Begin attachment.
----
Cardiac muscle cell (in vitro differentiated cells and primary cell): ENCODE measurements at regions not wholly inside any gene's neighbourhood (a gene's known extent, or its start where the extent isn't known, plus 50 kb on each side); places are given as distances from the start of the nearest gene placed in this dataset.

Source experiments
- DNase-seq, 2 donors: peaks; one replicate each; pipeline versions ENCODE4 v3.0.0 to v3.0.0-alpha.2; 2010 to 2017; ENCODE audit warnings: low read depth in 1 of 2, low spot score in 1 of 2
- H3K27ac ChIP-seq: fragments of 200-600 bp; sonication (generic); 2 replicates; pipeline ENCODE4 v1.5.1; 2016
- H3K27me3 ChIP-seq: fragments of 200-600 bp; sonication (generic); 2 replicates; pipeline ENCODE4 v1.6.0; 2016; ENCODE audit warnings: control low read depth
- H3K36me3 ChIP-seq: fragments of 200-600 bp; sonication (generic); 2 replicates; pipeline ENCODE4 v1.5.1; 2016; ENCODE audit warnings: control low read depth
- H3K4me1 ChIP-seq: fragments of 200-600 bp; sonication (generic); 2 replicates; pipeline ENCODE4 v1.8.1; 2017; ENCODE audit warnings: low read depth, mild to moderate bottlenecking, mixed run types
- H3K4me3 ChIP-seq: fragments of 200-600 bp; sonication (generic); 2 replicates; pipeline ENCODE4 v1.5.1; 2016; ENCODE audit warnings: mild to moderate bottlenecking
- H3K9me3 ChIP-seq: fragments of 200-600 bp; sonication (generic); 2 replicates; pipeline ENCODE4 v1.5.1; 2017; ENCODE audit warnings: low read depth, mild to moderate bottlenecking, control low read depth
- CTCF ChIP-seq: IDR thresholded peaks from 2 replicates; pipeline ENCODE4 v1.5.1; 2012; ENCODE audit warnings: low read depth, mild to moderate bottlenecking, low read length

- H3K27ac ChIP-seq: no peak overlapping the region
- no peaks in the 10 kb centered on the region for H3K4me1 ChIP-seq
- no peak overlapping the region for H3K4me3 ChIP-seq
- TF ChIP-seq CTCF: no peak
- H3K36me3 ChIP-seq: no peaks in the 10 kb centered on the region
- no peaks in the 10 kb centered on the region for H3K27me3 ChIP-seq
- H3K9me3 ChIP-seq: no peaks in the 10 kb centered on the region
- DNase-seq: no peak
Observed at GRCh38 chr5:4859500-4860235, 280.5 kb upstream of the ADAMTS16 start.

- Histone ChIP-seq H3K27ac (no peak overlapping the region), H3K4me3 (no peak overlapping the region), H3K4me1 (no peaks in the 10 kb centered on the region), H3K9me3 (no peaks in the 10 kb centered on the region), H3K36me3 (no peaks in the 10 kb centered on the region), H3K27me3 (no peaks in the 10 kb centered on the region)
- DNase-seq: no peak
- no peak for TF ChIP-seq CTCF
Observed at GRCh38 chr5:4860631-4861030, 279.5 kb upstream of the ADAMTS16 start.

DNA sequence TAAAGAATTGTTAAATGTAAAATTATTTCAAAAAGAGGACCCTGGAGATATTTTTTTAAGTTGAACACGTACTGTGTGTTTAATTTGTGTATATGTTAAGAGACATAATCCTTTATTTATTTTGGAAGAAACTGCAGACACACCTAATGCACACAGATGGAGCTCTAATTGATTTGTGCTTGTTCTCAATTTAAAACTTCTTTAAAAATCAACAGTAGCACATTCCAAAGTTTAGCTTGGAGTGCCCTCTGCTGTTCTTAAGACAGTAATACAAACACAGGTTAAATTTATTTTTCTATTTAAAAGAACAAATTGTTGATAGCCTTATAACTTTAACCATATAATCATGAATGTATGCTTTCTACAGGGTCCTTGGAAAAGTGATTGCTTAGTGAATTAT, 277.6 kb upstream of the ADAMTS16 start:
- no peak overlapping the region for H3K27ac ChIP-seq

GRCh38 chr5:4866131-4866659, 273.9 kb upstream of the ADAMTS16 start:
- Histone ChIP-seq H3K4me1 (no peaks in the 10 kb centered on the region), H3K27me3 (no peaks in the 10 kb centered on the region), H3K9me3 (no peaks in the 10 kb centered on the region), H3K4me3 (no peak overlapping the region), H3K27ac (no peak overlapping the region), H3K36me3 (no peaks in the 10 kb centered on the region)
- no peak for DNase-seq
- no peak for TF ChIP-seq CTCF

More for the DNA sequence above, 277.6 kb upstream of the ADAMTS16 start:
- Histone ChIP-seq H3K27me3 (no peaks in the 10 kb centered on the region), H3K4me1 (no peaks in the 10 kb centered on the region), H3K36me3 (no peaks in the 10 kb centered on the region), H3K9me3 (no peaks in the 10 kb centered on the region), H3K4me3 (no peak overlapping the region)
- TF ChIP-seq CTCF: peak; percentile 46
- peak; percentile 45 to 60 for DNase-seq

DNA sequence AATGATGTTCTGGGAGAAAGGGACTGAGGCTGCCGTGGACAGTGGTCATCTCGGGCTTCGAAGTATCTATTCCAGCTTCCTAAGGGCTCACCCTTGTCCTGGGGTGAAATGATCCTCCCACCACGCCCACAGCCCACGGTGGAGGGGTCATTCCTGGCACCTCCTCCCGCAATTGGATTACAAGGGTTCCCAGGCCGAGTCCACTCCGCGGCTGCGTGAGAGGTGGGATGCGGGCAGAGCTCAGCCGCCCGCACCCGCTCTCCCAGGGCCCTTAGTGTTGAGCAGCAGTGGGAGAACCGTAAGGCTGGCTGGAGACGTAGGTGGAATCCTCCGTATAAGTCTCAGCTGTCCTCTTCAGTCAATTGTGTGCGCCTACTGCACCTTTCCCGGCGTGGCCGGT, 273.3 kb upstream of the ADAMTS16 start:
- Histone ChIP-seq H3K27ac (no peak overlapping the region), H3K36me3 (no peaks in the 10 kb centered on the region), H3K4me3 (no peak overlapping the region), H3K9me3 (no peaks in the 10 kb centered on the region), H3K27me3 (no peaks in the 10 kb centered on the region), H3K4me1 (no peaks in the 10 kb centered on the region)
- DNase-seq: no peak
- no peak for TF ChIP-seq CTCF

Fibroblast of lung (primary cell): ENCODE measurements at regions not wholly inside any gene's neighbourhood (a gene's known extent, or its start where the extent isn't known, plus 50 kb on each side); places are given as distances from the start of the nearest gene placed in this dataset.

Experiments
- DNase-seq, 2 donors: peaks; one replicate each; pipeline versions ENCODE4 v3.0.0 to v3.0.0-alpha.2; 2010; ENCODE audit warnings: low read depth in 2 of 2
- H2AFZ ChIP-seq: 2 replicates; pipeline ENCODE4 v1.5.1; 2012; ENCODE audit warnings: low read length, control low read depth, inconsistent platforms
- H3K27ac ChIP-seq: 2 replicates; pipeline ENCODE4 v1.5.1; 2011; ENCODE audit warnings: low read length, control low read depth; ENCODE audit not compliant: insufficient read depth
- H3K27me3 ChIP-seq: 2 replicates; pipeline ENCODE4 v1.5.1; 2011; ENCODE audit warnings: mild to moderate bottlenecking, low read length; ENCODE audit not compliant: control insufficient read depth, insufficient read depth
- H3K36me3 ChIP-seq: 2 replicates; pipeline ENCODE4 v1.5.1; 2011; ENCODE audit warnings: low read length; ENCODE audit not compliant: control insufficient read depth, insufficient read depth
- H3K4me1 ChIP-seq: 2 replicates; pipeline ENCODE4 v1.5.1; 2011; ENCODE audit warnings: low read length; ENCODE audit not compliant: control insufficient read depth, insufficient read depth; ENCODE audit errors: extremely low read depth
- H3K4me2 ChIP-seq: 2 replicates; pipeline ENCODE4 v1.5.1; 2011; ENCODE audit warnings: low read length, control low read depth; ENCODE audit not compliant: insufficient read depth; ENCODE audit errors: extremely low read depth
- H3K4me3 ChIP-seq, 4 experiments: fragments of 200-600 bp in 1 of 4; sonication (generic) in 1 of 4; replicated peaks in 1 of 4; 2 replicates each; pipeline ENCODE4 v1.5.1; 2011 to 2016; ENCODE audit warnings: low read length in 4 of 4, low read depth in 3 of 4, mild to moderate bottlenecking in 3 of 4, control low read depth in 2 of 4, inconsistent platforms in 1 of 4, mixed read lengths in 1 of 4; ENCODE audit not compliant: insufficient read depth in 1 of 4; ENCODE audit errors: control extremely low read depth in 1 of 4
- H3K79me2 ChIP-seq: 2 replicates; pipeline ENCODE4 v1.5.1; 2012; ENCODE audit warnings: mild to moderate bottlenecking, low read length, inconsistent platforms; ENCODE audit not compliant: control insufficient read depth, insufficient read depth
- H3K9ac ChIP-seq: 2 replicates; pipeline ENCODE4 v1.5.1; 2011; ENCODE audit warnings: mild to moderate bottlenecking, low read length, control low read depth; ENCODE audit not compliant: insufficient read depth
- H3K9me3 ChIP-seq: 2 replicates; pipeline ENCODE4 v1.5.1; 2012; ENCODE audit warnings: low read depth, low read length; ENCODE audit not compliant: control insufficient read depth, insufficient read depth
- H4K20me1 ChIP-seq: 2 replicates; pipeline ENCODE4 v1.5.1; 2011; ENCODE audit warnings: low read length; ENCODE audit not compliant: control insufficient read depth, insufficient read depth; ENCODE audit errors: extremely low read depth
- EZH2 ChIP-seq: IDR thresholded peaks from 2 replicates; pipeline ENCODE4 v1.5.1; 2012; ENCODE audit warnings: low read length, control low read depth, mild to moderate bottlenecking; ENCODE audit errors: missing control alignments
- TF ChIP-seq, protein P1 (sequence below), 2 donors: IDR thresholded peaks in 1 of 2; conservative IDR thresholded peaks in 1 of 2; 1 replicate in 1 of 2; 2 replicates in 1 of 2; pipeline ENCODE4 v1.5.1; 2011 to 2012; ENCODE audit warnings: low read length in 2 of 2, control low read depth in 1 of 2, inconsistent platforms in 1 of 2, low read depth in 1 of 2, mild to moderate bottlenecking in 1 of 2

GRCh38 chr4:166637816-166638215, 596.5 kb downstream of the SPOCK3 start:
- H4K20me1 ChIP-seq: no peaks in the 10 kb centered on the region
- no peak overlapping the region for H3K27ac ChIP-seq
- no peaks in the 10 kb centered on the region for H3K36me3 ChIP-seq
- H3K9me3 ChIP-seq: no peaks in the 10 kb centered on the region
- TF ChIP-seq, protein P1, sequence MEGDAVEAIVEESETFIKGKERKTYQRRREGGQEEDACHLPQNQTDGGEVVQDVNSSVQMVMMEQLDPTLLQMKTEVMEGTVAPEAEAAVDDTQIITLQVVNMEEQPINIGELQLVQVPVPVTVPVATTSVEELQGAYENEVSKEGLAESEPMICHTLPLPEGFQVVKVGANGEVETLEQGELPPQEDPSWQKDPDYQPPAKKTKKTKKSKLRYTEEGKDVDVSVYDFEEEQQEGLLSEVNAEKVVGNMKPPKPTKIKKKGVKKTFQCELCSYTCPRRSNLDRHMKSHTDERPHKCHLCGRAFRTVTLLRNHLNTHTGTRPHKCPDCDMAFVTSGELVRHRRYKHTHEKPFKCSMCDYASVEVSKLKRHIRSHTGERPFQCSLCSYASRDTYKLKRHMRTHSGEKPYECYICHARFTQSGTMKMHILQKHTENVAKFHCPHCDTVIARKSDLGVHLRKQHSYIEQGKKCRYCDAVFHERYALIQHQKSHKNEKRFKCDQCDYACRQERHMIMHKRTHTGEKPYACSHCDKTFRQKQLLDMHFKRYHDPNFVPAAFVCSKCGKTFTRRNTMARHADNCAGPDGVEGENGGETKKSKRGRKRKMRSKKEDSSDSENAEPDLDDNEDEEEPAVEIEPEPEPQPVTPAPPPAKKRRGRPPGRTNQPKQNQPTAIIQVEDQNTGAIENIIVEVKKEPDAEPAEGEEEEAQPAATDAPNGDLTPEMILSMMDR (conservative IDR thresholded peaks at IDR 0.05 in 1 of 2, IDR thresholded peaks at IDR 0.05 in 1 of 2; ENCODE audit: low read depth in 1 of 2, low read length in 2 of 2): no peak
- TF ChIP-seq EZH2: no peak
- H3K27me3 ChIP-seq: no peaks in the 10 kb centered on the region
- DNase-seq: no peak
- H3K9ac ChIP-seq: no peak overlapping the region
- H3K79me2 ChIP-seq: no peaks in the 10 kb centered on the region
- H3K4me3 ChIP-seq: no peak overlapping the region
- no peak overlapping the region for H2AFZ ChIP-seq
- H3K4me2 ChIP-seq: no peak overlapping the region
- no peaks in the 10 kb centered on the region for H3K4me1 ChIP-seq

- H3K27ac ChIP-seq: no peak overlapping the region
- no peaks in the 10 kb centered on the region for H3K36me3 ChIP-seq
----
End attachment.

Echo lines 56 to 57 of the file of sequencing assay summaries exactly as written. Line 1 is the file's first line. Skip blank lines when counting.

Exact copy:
- no peak overlapping the region for H3K27ac ChIP-seq
- no peaks in the 10 kb centered on the region for H3K36me3 ChIP-seq